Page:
Source: Authors’ calculations from Public Use Micro Sample of the US Census (1960-2000) and the American Community Survey (ACS; 2010), N = 22 438. Trend lines from linear regression (P value for trends <.001). Decennial estimates were weighted by sampling weights provided by the census and ACS, and 95% confidence intervals accounted for the use of sampling weights and for clustering at the household level.
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Staiger DO, Marshall SM, Goodman DC, Auerbach DI, Buerhaus PI. Association Between Having a Highly Educated Spouse and Physician Practice in Rural Underserved Areas. JAMA. 2016;315(9):939–941. doi:10.1001/jama.2015.16972
Copyright 2016 American Medical Association. All Rights Reserved. Applicable FARS/DFARS Restrictions Apply to Government Use.
Physician undersupply in rural areas remains a problem, despite efforts to improve the workforce distribution.1 Rural origin, age, and sex have been linked to physician choice of rural settings.2 An additional factor may be that many physicians have highly educated spouses with independent careers, which may constrain their ability to locate in rural areas.3 We investigated the prevalence of physicians with highly educated spouses and whether having such a spouse was associated with working in rural underserved areas.
The Dartmouth institutional review board determined that the study did not involve human participants. We studied a 1% sample of all employed physicians aged 25 to 70 years working in the United States every 10 years from 1960 to 2000 (n = 19 668) obtained from the Decennial Census, and every year from 2005 to 2011 (n = 55 381) from the American Community Survey.4 Both surveys used comparable questions, included all household members, and had response rates of more than 95%. We identified spouses reporting 6 or more years of college (before 1990) or a master’s degree or higher (1990 and later).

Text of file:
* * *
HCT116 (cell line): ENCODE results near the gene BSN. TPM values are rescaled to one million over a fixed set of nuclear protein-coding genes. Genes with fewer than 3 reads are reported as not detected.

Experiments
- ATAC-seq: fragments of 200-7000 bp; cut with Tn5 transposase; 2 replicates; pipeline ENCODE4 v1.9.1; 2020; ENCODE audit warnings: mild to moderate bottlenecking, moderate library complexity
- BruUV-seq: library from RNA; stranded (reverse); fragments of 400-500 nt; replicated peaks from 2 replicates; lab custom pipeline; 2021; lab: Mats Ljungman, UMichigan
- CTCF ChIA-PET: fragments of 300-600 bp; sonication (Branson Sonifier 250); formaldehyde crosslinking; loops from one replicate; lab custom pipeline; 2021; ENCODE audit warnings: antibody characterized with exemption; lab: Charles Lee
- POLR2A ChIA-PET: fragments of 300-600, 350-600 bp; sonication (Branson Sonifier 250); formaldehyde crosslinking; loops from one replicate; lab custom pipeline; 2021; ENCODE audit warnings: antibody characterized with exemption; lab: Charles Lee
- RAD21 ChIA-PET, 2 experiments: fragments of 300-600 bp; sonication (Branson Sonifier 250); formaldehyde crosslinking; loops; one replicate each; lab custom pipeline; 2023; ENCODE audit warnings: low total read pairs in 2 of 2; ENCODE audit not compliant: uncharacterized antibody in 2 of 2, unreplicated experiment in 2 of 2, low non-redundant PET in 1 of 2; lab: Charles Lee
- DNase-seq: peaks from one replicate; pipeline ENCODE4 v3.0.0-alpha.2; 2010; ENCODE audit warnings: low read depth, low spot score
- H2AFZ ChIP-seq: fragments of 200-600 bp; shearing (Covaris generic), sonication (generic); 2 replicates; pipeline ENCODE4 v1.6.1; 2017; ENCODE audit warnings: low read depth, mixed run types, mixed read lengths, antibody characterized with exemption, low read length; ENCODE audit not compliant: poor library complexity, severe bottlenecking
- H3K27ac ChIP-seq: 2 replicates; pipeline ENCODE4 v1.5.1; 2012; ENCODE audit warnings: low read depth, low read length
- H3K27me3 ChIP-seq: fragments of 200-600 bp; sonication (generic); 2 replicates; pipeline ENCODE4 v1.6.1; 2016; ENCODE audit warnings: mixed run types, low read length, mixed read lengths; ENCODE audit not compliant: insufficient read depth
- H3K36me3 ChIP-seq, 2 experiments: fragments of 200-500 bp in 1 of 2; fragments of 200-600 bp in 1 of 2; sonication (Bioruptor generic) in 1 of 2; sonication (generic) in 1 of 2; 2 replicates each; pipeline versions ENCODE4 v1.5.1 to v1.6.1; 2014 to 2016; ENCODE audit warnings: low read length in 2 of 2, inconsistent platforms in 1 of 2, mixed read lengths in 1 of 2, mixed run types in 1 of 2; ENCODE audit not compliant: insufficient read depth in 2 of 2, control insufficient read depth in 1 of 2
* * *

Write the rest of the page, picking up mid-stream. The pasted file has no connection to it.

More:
Comparable information on primary place of work was available for 2005 to 2011. Using the Health Resources and Services Administration’s Geospatial Data Warehouse, we determined whether each rural census block was in a (geographically defined) primary care Health Professional Shortage Area (HPSA).5 Physicians who worked in prespecified groups of census blocks with more than half the rural population in a shortage area were classified as working in a rural HPSA.
The proportion of married physicians with highly educated spouses was calculated for each year and plotted, along with a linear trend estimated by simple linear regression. Sampling weights were provided by the census.
For 2005 through 2011, we estimated logistic regression models of the likelihood of working in a rural HPSA comparing physicians married to a highly educated spouse with other married physicians (reference group) and single physicians. Odds ratios (ORs) were estimated adjusting for physician age, race/ethnicity, and sex. Tests were based on 2-tailed t tests using a P value of less than .05 for significance, and accounted for use of sampling weights and clustering of observations within households. Analyses were performed using Stata (StataCorp), version 13.1.
The proportion of married physicians with highly educated spouses increased from 8.8% in 1960 (95% CI, 7.3%-10.2%) to 54.1% in 2010 (95% CI, 52.6%-55.6%; P for trend <.001) (Figure). In every year, approximately one-third of spouses with graduate degrees were also physicians. Women were an increasing fraction of married physicians (4% in 1960 and 31% in 2010) and more likely than men to be married to a spouse with a graduate degree (68% for women vs 48% for men), but even among men, the proportion of married physicians whose spouse held a graduate degree increased from 7% in 1960 to 48% in 2010.